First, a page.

baseline of collaboration between student and faculty, additionally the studios also offer regular opportunities for collaborative team work, as well as introducing other disciplines into the design process. In the Studios, students have the opportunity to work with professionals from various areas of expertise including; engineers, planners, client partners, constituents, etc. to explore how a collaborative synthesis of related disciplines can drive their individual studio work forward and prepare students for their professional future. SCI‐Arc has also been actively investigating new forms of practice that might occur between architects and others whose expertise can contribute to more informed and effective modes of engagement between architecture and culture. These larger discussions then feed back into the studio as new models for collaborative practice between consultants and architects. 4. Community Engagement From the very beginning, SCI‐Arc was understood to be not only an experiment in education, but also an experiment in community where individual participants with diverse viewpoints freely and actively engage one another in an environment of productive friction. At SCI‐Arc, community extends beyond the traditional studio environment permeating all aspects of the school’s culture. Some community events include: Friday Design @ 5; a weekly gathering of interested students & faculty, afternoon talks and discussions by faculty, annual thanksgiving dinner, ongoing gallery and library exhibits are all forums where students, faculty, staff, and administration can engage in interactive, non‐hierarchal dialogue. SCI‐Arc and the city: Community and architecture cannot be separated. A long history of collaborations between SCI‐Arc students, faculty and municipal groups has resulted in civic improvement and expanded educational opportunities. SCI‐Arc’s exhibitions, lectures, publications, public programs and services are essential components of a public forum for progressive design which SCI‐Arc has provided to the city of Los Angeles for the last thirty nine years. Since moving into the Freight Depot in downtown Los Angeles a decade ago, SCI‐Arc has had a significant impact on the growth of the City around it. Students are immersed in a vibrant city and numerous public competitions and forums have been presented to demonstrate a range of solutions and dialogues about the rapid development of downtown Los Angeles and the Artists’ District in particular. SCI‐Arc has also participated in a number of neighborhood projects that have included designing benches and banners for Chinatown, designing and fabricating furniture for Skid Row Housing Trust, and designing and installing loft furnishings for a non‐profit artists’ housing organization. 5. Studio Atmosphere, Etiquette and Practicum SCI‐Arc maintains studio space for every student and supports a studio etiquette where every individual has the opportunity and responsibility to foster a positive, learning environment where the sharing and engagement of ideas among all constituencies occurs freely. SCI‐Arc students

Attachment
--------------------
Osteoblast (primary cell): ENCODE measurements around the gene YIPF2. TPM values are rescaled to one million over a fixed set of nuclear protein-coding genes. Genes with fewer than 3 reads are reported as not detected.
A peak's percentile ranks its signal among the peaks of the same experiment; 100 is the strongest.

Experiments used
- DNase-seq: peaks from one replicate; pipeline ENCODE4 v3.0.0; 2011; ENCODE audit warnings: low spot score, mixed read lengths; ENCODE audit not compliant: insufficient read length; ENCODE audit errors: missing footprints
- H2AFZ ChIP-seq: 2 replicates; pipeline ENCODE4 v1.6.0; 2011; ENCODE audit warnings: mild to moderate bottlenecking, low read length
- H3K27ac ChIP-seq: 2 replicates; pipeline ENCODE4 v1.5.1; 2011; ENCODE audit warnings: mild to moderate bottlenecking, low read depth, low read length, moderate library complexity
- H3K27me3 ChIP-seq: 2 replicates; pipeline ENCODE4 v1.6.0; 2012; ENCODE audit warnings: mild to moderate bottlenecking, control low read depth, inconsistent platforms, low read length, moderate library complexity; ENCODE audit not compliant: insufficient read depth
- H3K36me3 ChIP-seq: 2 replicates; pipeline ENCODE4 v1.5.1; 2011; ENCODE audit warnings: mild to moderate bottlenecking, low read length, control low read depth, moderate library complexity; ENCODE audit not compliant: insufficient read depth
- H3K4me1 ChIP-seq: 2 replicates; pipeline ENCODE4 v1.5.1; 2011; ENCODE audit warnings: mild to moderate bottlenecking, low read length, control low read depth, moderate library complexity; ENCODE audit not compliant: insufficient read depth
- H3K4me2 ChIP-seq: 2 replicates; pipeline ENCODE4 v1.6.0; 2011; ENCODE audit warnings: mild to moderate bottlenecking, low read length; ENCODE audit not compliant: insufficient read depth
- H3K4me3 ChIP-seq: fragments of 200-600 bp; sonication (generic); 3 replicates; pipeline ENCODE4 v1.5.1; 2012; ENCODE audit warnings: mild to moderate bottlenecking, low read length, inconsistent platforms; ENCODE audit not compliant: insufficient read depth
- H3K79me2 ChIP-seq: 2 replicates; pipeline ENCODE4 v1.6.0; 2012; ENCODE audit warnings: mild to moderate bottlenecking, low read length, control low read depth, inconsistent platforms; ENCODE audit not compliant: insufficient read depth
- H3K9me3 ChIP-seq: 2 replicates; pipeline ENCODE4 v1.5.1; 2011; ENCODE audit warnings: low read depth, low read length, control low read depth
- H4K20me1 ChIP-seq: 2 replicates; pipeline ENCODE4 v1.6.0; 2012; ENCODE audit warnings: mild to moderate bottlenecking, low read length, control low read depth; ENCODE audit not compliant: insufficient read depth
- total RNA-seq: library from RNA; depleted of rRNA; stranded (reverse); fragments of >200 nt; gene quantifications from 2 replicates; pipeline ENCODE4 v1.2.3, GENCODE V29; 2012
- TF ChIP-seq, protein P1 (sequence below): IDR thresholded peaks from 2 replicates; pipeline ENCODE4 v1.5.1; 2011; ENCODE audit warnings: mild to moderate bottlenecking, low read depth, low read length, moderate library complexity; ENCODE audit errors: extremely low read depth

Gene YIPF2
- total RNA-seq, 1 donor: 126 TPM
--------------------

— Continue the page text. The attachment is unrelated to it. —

understand the value of working in studio and benefit from the collaboration and community support fostered among the Under Graduate and Graduate student bodies. SCI‐Arc supports an open, inclusive, and respectful environment with both the school and the studio environment. As SCI‐Arc is an institution which values diversity in ideology within the design disciplines, it also supports and encourages and attitude of acceptance and inclusion with regards to race, color, gender, national origin, and sexual orientation. Since free and open dialogue is at the very core of any investigation within the world of ideas, SCI‐Arc promotes a dialogue in the studio environment, which includes respect for others with opposing viewpoints and an understanding that constructive debate is conducive to the process of learning. Since this process of learning is not served by intimidation, harassment, or excessive negativity, it is thus actively discouraged within the SCI‐Arc design studios and among all participants in the community of SCI‐Arc. In order to maintain their vital stance, students are recommended to take a balanced approach to their education and are encouraged to strike a healthy balance to their scholastic lives, which includes eating well, exercise, relaxation and cultural outreach activities that take advantage of the life of Los Angeles. The student body and the school actively supports a Student Union, which is sustained by representatives from each studio as well as a student elected executive board. The Student Union holds meetings at predetermined times that are open to the whole school, where a range of self selected topics dealing with issues ranging from specific student concerns to long range planning. Such formal and informal discussions among students range from curricular to operational and they voice their concerns to the Academic Council and they have a student representative on the SCI‐Arc Board of Directors. In addition to everyday issues, the Student Union also collaborates in the culture of SCI‐Arc’s lecture series, by choosing half of the lecturers. EVOLUTION OF STUDIO CULTURES AT SCI‐ARC Since we believe that studio culture at SCI‐Arc is constantly evolving, we propose that our method of inquiry be extended into the future to become a means of evaluating and improving it. We are interested in embracing what works and discarding what does not, and most importantly, in understanding that the culture unique to SCI‐Arc moves and changes.